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Row over discounts on phone bills heats up

Aug 10,2017
The battle between mobile carriers and the Moon Jae-in government over lowering people’s phone bills headed to a climax as the companies squawked Wednesday about a proposal to allow bigger discounts on monthly bills.

The nation’s three major mobile carriers - SK Telecom, KT and LG U+ - were requested by the Ministry of Science and ICT last month to submit position papers by Wednesday on raising the discount ceiling on monthly phone bills for long-term plans from 20 percent to 25 percent.

In the local telecom market, customers can either choose to get lump-sum discounts when they buy phones or subscribe to one- or two-year phone plans and get up to 20 percent discounts on the monthly bills.

Daishin Securities estimates about 27 percent of smartphone users, or about 15 million people, are subscribed to the long-term plans.

According to sources in the telecom industry, the companies are arguing it is against the principles of the country’s administrative law to order companies to raise the discount ceiling again. That ceiling was raised from 12 percent to 20 percent in April 2015.

Another argument is that government shouldn’t intrude on private companies’ business decisions.

There’s also controversy over the 5 percentage point increase in the ceiling. While the existing administrative guideline on phone bills states the discount rate on monthly fees can be adjusted from the current discount rate in “an additional five percent range,” the ministry claims the guideline refers to 5 percentage points while companies argue it is 5 percent of the current 20 percent rate, which means the highest possible cap after adjustment is 21 percent.

Based on the reports submitted by the three telecom companies, the ministry is expected to announce its official administrative measure within this month. Mobile carriers may consider suing the government. The mobile carriers fear that their own shareholders may sue the managements for failing to protect the company from massive profit losses.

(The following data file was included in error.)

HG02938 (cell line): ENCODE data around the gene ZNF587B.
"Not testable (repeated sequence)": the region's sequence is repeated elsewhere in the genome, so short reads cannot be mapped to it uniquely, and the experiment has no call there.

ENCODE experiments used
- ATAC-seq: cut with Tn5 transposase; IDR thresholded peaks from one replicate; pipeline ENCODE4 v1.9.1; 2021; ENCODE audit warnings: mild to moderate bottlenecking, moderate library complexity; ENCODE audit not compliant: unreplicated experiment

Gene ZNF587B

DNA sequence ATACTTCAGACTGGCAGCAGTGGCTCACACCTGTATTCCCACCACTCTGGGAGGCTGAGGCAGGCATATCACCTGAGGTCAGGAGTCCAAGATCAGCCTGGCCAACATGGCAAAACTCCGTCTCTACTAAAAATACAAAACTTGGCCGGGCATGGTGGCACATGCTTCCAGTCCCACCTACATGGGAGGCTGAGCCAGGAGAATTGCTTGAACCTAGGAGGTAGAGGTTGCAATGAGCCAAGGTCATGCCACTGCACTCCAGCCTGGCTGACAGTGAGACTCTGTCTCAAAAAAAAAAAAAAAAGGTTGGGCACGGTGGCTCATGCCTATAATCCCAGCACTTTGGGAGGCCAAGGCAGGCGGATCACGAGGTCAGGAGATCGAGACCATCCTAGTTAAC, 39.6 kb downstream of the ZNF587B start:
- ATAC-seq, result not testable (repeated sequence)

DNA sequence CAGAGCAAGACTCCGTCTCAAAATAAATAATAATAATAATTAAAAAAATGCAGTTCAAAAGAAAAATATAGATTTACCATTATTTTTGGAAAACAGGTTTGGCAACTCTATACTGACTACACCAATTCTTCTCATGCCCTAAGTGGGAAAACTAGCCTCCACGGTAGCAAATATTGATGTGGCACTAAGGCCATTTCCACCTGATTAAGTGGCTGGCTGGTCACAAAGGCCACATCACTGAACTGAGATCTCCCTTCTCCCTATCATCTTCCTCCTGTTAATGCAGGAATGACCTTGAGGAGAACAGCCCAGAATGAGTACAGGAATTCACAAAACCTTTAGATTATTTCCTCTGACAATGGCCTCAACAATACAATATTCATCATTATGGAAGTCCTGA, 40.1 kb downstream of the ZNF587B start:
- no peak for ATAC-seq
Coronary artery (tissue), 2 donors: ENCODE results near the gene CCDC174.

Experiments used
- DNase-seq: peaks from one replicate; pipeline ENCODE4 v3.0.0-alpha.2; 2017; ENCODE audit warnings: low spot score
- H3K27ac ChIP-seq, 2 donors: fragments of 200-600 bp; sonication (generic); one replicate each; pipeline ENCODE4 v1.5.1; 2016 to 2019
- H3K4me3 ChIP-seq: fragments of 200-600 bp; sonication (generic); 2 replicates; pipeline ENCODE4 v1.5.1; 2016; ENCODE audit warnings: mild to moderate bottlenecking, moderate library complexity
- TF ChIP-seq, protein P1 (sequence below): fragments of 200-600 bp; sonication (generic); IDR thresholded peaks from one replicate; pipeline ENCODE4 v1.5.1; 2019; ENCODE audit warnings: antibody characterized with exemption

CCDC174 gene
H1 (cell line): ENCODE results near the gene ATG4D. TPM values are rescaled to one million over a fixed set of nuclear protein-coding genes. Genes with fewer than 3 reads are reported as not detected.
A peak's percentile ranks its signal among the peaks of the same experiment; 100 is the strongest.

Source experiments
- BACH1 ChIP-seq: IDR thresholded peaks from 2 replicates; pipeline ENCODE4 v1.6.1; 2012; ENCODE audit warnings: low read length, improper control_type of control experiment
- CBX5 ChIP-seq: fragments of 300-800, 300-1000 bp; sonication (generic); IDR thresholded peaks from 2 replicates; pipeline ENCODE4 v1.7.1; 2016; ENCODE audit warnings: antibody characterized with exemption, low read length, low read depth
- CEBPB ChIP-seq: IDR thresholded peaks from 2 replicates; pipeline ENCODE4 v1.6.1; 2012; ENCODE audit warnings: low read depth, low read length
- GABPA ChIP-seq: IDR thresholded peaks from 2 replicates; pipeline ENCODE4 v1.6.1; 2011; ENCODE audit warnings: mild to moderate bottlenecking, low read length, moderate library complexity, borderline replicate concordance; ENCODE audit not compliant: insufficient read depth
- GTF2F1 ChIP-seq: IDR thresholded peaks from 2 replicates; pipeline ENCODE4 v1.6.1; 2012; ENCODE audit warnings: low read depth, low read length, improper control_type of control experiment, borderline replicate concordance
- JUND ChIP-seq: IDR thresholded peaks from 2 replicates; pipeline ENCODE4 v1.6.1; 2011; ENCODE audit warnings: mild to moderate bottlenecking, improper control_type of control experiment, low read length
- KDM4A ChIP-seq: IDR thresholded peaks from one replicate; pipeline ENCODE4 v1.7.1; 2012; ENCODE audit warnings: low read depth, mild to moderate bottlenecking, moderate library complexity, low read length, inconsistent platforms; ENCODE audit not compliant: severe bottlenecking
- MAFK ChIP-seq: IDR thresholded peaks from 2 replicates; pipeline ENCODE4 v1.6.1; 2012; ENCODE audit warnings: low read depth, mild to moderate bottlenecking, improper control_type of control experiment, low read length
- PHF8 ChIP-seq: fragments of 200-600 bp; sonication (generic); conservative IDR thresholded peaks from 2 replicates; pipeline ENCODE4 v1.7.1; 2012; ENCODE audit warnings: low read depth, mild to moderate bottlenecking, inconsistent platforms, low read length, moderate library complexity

“Either way, it’s a burden for the company,” a spokesperson of one of the three carriers said.

Yuanta Securities forecast the three mobile carriers will see about 413.9 billion won ($363.8 million) in revenue losses and 206.9 billion won in operating profit losses if the discount ceiling is raised. Industry insiders forecast the revenue losses could snowball to as much as 3 trillion won if more customers choose to subscribe to the long-term plans to get the bigger monthly discounts.

“There are expectations that the government may not be able to implement the policies as originally drafted, and telecom companies may be able to delay them to at least the second half of 2018 by pursuing administrative litigation and court injunctions,” said Choi Nam-kon, an analyst from Yuanta Securities.

If an administrative litigation actually takes place, a lengthy struggle between the companies and the government is expected and customers may have to wait years to have their phone bills reduced.

BY KIM JEE-HEE [kim.jeehee@joongang.co.kr]


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